Pyramid Scheme Operators Banned from Multi-Level Marketing
The operators of a Kentucky-based pyramid scheme, which enrolled more than 350,000 consumers throughout the United States, Puerto Rico and Canada in the last four years, have been banned from multi-level marketing under a settlement with the Federal Trade Commission (FTC) and the states of Illinois, Kentucky and North Carolina.
In January 2013, the FTC and the states charged the Fortune Hi-Tech Marketing (FHTM) defendants with deceiving consumers by claiming they would earn significant income through selling various products and services if they signed up as FHTM representatives. In recent years, the scheme targeted Spanish-speaking and immigrant communities. Participants were required to pay substantial start-up costs and monthly fees to retain their positions with the company. The court subsequently halted the deceptive practices, froze the defendants' assets, and appointed a receiver over the corporations pending a trial.
After conducting its own investigation, the court-appointed receiver determined that FHTM's main business was recruiting new members and not selling products and services as it claimed, and confirmed the allegations made by the FTC and the states. The overwhelming majority of participants – more than 98 percent – lost more money than they ever made. At least 88 percent of consumers did not even recoup their enrollment fees. To the extent that consumers could make any income, it was mainly for recruiting other consumers into FHTM's scheme. More than 81 percent of the payments to participants were based on recruiting new members and not for the sale of products or services. Not surprisingly, at least 94 percent of consumers did not renew their membership after their initial year.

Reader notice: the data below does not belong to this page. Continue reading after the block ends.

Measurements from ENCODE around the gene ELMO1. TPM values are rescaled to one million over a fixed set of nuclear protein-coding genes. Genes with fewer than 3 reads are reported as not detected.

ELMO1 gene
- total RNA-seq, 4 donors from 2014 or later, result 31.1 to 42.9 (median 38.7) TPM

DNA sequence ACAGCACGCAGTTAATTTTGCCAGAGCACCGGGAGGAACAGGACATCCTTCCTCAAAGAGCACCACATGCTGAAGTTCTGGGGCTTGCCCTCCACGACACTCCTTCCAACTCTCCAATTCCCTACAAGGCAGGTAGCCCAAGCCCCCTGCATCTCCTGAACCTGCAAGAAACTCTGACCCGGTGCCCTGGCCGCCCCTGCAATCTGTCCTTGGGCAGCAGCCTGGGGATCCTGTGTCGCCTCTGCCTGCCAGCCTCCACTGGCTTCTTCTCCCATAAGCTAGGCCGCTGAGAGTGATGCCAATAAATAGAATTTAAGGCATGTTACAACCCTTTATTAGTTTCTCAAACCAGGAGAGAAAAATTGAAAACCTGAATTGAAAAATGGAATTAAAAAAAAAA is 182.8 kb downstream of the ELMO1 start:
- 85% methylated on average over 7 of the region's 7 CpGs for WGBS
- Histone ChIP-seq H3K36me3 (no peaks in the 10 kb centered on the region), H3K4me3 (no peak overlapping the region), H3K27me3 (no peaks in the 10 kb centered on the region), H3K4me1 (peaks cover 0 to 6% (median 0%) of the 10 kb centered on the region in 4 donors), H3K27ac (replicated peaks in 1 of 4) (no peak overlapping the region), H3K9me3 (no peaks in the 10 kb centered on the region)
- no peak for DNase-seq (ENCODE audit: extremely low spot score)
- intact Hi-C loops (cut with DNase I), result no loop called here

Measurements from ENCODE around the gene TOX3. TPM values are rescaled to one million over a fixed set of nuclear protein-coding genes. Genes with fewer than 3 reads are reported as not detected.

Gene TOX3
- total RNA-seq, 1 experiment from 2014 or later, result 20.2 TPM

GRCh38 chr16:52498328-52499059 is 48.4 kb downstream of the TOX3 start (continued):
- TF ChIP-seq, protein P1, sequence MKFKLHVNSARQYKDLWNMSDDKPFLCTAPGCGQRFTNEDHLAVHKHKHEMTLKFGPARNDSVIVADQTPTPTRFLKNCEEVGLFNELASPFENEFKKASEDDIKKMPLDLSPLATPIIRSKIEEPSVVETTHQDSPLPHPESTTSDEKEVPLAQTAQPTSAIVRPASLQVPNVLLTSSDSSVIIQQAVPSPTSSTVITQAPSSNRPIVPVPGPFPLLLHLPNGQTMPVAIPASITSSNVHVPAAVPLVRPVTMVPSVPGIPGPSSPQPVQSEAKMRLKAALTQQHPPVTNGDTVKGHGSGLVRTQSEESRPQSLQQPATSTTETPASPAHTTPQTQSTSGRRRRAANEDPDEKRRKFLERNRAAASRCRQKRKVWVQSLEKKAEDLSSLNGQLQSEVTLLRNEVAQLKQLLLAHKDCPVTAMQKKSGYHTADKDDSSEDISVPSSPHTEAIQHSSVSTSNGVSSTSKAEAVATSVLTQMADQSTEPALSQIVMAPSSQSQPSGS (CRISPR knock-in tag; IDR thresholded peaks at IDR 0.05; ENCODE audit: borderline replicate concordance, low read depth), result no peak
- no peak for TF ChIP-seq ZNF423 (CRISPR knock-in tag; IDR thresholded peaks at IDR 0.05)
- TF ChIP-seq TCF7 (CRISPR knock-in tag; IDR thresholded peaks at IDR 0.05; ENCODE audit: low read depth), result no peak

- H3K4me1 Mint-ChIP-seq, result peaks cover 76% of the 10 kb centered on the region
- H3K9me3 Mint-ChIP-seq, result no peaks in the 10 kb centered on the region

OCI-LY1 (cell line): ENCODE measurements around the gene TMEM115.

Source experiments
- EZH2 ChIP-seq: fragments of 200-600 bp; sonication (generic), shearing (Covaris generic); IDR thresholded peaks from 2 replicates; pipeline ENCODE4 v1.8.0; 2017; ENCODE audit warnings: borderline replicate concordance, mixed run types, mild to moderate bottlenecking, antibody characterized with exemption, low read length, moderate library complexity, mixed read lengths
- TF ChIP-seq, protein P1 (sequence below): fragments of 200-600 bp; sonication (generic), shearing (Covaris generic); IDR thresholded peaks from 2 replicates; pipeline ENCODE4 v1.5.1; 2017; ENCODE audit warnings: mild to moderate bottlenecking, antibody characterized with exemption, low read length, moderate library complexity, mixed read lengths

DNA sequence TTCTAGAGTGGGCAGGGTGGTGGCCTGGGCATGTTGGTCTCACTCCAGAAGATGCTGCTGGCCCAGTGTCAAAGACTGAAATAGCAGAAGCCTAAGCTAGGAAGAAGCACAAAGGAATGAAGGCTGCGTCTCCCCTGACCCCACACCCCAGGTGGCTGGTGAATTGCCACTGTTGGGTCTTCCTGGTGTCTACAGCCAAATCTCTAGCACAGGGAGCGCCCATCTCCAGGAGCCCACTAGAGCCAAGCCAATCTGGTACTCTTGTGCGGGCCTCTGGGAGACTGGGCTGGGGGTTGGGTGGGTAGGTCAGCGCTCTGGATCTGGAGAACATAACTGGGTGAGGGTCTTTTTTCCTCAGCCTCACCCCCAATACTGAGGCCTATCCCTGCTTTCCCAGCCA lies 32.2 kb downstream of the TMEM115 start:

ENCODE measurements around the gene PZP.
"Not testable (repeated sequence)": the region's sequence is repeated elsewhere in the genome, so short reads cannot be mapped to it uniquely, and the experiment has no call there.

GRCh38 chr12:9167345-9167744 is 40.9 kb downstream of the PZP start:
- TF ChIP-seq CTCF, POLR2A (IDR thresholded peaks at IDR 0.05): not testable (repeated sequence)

In addition to the multi-level marketing ban, the settlement order permanently prohibits Thomas A. Mills, Fortune Hi-Tech Marketing Inc., FHTM Inc., Alan Clark Holdings LLC, FHTM Canada Inc., and Fortune Network Marketing (UK) Limited from misrepresenting material facts about any product or service, including claims concerning how much money consumers can earn. The order also bars the defendants from selling or otherwise benefitting from customers' personal information, failing to properly dispose of customer information, and collecting any additional money from customers.
The order imposes a judgment of more than $169 million, which will be partially suspended when the defendants have surrendered certain assets with an estimated value of at least $7.75 million, including assets of the deceased defendant Paul C. Orberson's estate. The full judgment will become due immediately if the defendants are found to have misrepresented their financial condition.
The settlement resolves all the FTC's claims against the defendants, as well as the claims brought by Illinois, Kentucky and North Carolina.